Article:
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Why IHM require for the ships sending for recycling?

Why IHM require for the ships sending for recycling?
Why IHM require for the ships sending for recycling?

Inventory of Hazardous Materials (IHM) Both the HKC and EU-SRR require an Inventory of Hazardous Materials (IHM) to be present on a ship.

These hazardous materials are known to represent a possible danger to people and the environment. To ensure a safe and environmentally sound handling of these materials, a detailed documentation of the materials in the ship’s structure and equipment, and in stores, is important.

As required by the EU-SRR, from 31 December 2018, new EU/EEA flagged ships of 500gt and above, and from 31 December 2020, all existing EU/EEA flagged and non-EU flagged ships calling at EU ports and anchorages are required to have a certified IHM on board. The IHM is required to be verified by the flag state or by a recognized organization (RO) authorized by the flag state.

The verified IHM should be accompanied by an Inventory Certificate (for EU/EEA flagged vessels) or a Statement of Compliance (SoC) for flying the flag of a third country (non-EU/EEA flag). The HKC has not yet entered into force, but IMO Resolution MEPC.269(68) provides guidelines and a standard format for the development of the IHM. Additionally, EMSA has issued a best practice guidance, a non-binding document, for the development and maintenance of the IHM in accordance with the EU-SRR.

  1. Overview of IHM Essentially, an IHM consists of three parts:
  • Part I: Hazardous materials contained in the ship’s structure and equipment
  • Part II: Operationally generated wastes
  • Part III: Stores. IHM Part I is applicable to all ships and shall be kept up-to-date during the operational life of the ship, while IHM Parts II & III are only required to be prepared when it is decided that the ship will be sent for recycling.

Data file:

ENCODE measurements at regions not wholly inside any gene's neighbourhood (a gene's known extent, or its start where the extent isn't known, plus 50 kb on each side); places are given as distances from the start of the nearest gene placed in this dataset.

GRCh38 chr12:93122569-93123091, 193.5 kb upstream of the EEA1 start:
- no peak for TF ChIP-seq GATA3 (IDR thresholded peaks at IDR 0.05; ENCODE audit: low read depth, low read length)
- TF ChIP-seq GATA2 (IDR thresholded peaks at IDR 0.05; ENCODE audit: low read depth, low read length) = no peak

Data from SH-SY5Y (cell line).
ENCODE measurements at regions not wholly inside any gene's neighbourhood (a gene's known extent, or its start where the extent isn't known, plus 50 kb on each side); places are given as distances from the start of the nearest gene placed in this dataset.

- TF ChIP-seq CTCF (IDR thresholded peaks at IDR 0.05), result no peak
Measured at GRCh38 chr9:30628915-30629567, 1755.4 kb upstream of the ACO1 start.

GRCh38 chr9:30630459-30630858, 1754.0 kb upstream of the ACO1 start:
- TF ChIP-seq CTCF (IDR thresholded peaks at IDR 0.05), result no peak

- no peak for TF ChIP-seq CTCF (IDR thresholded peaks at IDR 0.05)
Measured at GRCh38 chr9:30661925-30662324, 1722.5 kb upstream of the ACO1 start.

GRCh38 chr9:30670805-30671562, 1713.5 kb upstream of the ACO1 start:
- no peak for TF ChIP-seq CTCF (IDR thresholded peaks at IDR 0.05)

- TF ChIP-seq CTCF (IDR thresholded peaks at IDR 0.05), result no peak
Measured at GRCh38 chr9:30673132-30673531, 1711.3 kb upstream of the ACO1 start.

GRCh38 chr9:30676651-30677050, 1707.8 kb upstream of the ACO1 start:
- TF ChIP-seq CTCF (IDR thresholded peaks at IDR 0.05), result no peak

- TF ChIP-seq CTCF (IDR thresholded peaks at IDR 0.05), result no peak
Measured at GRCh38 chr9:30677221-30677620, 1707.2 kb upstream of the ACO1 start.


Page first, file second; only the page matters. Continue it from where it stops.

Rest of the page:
For new vessels, compliance should be relatively easy, as an IHM Part I can be developed by the shipbuilder at the design and construction stage based on suppliers’ declarations of the hazardous material content of their products. For existing ships, it may be necessary for a qualified service provider (a hazardous material or ‘hazmat’ expert) to attend the ship and prepare a report, based on a document analysis and an on-board investigation through sampling and visual checks. These reports are subject to review and approval by the flag state or ‘Recognized Organization’ (RO), which is usually the classification society acting on behalf of the flag state. This is followed up by an initial survey and verification on board, after which, if everything is in order, the IHM certificate or Statement of Compliance (SoC) can be issued. The whole process may take up to three months or longer, depending on the ship’s size/ construction and the review process. In preparation of an IHM, the standard format according to the IMO guidelines can be used. Note, however, that EU legislation adds two additional items on top of the HKC requirements to the list of controlled hazardous materials: Perfluoro octane Sulfonic Acid (PFOS) in Annex I and Brominated Flame Retardant (HBCDD) in Annex II. As such, if an IHM is developed to cover EU-SRR requirements, then it is recommended to include a reference stating this

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